Concourse Village/Grand Concourse/Morrisania

Bronx

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The Grand Concourse is a prominent thoroughfare bisecting the heart of the Bronx, extending north from East 138th street to Mosholu Parkway and nearby Van Cortlandt Park. It has great accessibility to Manhattan, served by a plethora of subway lines, with Grand Central 25 minutes away. The neighborhood includes the Grand Concourse Historical District, a living museum of stunning and remarkably preserved apartment buildings and houses in the Art Deco, Art Moderne and Tudor styles, landmarked for posterity and extending from 153rd to 167th streets. The magic continues well past the historic district however, with stretches of splendid architecture and landscaping dotting the entire length of the neighborhood. Conceived at the turn-of-the-century, the Grand Concourse was designed as New York City’s larger-scale answer to the Champs-Elysees, and the area developed into a bastion for immingrant families during the early 1900’s.While the Grand Concourse and much of the South Bronx had a decline starting in the 1960’s, it is currently beginning to house a thriving population in transition. The area has received considerable attention from the city and private developers since the mid-1990’s in the form of major landscaping improvements, affordable housing construction, and luxury renovation. Locally energized blight reclamation has successfully yielded two large urban farms that help supply local markets. The result: a steady stream of optimistic individuals and families who have been priced out of Harlem, Brooklyn and other trendy areas, enticed by the very affordable rents and co-op prices. There’s a genuine if somewhat gritty urban bustle transpiring in terms of people and vehicle traffic, shops, markets, grocers, specialty butchers, and a lower-concourse mall near Mill Pond Park hosting large retail stores like Targets and Marshall’s. The Grand Concourse area is worth a trip just for its diverse cultural intensity and architectural delights, however, if you stay long enough to check out the neighborhood and the profusion of parks, museums, statues and stores along the way, you'll see the potential for a stimulating, affordable lifestyle in a unique, revitalized place unlike any other in the city. It includes the Grand Concourse Historical District, a living museum of stunning and remarkably preserved apartment buildings and houses in the Art Deco, Art Moderne and Tudor styles, landmarked for posterity and extending from 153rd to 167th streets. The magic continues well past the historic district however, with stretches of splendid architecture and landscaping dotting the entire length of the road. Conceived at the turn-of-the-century, The Grand Concourse was designed as NYC’s larger-scale answer to the Champs-Elysees, and the area developed into a bastion for upwardly-mobile Jewish and other European emigrant families entering the middle class. By the 1960’s the area began a severe socioeconomic decline, painting the violent, disturbing portrait of neglect, desperation and deprivation known as the South Bronx, notorious in the ‘70s and ‘80s as one of our planet’s most dangerous places. These days the Grand Concourse is once again beginning to house a thriving population in transition. The area has received considerable attention from the city and private developers since the mid-1990’s in the form of major landscaping improvements, affordable housing construction, and luxury renovation. Locally-energized blight reclamation has successfully yielded two large urban farms that help supply local markets. The result: a steady stream of optimistic middle-class folks who’ve been priced out of Harlem, Brooklyn and other hot areas, enticed by the very affordable rents and co-op prices. There’s a genuine if somewhat gritty urban bustle going on in terms of people and vehicle traffic, shops, markets, grocers, specialty butchers, and a lower-concourse mall near Mill Pond Park hosting large retail stores like Targets and Marshall’s. Restaurants and nightlife? Not yet, but sure to follow the money. The Grand Concourse area is worth a trip just for its oozy cultural intensity and vibage, but if you stick around long enough to check out the neighborhood and the profusion of beautiful parks, museums, statues and institutions along the way, you might want to get in on it while it’s still a deal. There’s no other place like it in the city. By Ken Hamberg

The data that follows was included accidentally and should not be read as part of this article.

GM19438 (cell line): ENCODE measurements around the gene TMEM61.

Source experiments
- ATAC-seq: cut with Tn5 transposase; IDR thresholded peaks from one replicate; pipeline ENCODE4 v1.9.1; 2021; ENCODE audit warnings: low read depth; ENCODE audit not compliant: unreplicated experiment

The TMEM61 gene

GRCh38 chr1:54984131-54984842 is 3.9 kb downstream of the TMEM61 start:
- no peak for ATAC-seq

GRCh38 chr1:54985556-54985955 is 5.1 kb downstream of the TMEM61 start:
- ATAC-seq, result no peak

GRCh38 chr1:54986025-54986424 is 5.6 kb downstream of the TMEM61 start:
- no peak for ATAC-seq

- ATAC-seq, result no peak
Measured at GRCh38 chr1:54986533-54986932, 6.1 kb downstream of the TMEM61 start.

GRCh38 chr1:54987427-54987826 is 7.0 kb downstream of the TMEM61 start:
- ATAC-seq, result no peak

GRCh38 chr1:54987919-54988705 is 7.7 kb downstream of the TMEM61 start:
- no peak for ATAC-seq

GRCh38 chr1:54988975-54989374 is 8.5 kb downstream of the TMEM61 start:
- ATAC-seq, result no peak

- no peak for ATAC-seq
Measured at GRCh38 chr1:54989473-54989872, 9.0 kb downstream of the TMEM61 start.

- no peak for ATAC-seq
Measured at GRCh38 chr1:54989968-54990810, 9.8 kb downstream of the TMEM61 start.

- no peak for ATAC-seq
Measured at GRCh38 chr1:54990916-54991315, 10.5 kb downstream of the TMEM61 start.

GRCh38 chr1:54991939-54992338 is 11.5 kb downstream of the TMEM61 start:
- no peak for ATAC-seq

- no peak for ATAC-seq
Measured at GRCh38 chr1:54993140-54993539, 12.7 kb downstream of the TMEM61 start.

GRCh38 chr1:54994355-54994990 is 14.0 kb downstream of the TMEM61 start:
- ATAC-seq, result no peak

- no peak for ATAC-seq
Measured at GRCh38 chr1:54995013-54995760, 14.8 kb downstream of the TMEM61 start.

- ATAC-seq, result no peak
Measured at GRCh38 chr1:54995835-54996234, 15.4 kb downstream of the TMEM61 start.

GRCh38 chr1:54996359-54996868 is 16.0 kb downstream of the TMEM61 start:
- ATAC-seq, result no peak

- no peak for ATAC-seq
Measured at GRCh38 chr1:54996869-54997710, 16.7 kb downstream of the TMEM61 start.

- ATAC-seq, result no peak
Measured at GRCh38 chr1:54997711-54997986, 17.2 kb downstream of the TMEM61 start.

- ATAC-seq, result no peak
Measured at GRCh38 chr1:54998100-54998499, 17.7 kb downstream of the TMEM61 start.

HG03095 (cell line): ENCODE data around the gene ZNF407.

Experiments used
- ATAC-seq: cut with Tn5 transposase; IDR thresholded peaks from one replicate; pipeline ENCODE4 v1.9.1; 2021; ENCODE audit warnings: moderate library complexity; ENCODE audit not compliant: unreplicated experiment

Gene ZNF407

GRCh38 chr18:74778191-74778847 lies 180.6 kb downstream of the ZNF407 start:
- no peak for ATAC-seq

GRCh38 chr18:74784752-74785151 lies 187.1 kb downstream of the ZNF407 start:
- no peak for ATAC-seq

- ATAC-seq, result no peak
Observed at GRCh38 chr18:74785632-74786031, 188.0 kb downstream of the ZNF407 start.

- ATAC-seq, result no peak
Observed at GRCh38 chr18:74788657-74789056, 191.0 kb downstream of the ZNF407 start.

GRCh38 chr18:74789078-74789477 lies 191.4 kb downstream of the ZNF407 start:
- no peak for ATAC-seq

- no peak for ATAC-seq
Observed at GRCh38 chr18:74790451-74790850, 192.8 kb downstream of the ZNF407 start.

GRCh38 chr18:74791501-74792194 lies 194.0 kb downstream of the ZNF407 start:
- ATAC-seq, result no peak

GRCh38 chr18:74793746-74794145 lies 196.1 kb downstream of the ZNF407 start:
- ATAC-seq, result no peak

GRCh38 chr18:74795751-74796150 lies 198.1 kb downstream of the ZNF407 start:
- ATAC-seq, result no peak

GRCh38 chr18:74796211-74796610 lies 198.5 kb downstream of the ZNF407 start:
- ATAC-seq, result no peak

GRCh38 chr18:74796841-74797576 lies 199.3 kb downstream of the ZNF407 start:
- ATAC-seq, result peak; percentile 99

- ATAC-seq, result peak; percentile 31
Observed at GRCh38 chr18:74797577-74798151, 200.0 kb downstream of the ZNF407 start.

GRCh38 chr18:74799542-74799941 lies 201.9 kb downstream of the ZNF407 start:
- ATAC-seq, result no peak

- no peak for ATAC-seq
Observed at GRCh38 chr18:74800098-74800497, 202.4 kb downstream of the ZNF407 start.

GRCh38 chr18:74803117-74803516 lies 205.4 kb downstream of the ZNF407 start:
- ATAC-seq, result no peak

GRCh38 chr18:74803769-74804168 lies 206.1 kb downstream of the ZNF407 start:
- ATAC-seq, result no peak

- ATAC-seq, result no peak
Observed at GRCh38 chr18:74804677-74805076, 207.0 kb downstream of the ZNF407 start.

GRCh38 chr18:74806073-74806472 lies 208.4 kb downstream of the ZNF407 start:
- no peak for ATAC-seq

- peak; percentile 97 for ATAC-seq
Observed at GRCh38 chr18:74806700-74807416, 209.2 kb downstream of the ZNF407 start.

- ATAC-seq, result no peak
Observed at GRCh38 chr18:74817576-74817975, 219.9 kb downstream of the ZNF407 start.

Neighborhood Highlights

Buses:

Bx6
Bx11
Bx15
Bx21
Bx35
Bx41

Rental Prices:

$667 ― $1,400

Sales Prices:

$160,000 ― $334,000

Landmarks:

N/A

School Districts:

9

Police Precincts:

42

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